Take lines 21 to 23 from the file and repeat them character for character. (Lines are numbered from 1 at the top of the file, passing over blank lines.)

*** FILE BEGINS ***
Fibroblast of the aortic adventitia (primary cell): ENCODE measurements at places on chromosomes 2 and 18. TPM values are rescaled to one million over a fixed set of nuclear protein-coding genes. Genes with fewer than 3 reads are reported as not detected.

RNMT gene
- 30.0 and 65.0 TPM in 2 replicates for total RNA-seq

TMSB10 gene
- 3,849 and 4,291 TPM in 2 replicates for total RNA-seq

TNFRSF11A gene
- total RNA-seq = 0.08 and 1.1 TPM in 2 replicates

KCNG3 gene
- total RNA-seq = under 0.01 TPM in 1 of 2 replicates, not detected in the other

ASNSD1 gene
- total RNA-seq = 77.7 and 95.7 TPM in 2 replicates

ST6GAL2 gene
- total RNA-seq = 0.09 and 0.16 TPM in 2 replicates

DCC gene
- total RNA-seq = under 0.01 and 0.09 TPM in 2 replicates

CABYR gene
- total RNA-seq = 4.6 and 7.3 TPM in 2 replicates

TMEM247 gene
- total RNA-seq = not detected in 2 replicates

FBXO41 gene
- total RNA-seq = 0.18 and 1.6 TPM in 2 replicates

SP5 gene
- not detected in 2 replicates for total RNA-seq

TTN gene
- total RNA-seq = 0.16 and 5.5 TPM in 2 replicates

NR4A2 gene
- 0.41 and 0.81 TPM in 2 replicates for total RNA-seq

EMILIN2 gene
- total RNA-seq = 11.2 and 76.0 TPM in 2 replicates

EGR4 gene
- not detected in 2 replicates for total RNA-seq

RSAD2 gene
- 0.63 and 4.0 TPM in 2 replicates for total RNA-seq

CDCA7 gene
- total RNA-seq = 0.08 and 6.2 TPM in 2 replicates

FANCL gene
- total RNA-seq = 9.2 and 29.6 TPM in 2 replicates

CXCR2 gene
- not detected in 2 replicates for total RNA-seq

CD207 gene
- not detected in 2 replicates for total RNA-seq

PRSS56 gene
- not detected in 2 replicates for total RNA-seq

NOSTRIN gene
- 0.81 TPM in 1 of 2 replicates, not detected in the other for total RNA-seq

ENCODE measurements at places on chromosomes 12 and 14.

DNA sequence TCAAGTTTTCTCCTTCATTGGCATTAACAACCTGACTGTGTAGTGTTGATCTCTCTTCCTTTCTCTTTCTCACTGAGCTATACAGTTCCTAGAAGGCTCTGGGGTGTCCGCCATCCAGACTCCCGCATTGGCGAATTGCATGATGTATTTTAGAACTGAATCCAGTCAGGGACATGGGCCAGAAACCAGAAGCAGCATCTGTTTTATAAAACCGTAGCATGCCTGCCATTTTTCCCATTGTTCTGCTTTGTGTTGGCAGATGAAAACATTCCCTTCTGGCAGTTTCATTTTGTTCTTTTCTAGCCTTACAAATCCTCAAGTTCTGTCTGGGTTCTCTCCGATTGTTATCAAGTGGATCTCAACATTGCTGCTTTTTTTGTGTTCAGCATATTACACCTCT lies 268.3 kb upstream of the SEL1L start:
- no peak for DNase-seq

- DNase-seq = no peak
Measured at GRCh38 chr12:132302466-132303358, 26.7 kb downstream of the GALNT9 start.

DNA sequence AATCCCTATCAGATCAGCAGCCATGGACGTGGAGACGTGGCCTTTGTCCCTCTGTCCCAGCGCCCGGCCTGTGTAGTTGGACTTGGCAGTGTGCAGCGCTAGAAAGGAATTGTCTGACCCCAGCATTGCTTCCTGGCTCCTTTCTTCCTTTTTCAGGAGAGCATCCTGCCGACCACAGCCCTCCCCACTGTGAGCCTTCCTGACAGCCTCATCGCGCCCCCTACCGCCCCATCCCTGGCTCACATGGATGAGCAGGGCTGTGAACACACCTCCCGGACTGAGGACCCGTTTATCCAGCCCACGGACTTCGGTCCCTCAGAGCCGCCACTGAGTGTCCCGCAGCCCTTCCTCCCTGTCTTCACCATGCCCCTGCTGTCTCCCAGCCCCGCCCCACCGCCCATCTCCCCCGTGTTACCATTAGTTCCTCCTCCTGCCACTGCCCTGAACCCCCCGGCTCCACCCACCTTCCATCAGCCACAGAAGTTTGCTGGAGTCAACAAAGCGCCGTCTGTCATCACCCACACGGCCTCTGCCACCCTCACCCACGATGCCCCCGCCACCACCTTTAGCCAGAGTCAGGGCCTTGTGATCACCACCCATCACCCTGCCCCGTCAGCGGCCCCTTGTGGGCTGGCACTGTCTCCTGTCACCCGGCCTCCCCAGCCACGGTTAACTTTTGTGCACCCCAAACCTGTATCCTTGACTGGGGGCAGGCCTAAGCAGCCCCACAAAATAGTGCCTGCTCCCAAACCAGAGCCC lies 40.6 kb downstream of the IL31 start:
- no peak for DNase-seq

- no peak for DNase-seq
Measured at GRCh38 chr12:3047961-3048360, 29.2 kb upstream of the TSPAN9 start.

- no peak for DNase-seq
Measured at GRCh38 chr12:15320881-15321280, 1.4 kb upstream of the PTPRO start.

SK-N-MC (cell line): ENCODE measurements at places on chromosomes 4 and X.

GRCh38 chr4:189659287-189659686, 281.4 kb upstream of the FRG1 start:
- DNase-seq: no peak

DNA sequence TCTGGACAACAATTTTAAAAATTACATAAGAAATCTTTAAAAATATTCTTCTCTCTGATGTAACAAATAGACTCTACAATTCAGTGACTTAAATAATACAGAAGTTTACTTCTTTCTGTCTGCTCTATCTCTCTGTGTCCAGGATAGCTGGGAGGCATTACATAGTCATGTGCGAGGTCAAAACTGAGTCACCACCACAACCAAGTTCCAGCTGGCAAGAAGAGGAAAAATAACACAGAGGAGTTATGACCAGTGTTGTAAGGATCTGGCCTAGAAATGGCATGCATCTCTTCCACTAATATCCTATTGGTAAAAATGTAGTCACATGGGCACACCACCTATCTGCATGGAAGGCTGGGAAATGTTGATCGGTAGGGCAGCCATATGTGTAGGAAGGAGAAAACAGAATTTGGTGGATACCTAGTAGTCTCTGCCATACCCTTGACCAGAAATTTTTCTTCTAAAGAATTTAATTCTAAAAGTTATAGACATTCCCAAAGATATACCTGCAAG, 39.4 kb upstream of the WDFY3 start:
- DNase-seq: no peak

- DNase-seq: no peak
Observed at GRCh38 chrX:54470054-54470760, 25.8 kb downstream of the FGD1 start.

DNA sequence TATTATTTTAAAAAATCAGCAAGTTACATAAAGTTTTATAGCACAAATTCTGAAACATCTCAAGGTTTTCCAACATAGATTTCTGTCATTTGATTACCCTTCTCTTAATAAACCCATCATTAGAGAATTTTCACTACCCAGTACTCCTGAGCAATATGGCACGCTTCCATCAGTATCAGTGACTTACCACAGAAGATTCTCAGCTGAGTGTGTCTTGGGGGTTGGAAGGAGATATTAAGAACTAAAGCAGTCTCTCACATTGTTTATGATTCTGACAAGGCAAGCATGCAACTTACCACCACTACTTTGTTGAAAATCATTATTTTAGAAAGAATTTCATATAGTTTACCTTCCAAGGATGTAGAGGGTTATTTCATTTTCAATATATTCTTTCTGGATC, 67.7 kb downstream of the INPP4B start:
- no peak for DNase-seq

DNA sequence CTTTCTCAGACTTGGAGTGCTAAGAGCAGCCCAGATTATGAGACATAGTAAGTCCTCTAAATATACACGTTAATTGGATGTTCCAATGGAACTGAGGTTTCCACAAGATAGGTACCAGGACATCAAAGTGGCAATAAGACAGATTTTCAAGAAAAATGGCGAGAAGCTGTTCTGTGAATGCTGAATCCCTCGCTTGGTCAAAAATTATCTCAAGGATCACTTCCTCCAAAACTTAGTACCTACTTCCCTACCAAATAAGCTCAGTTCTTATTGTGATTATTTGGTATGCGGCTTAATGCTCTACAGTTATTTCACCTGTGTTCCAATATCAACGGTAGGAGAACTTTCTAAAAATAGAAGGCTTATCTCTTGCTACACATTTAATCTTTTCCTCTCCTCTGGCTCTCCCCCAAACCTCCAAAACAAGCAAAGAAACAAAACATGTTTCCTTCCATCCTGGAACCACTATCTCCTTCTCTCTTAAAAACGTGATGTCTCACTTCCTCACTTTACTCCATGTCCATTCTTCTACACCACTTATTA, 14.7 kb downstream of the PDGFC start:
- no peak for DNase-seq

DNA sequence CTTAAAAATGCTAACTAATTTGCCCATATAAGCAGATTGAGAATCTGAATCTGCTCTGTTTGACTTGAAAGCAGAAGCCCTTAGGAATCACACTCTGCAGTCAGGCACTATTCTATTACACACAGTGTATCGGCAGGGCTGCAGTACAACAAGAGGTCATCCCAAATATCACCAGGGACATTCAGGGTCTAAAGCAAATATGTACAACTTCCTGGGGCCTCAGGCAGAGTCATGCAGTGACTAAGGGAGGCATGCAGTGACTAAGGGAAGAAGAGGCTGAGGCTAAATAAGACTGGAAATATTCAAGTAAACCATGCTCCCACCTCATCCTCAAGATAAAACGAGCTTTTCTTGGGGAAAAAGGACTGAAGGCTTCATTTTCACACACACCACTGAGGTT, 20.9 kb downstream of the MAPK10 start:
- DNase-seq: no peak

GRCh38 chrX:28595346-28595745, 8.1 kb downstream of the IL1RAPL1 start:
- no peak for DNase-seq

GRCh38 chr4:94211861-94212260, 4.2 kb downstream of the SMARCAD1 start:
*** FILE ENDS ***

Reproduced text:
- total RNA-seq = 0.18 and 1.6 TPM in 2 replicates

SP5 gene
- not detected in 2 replicates for total RNA-seq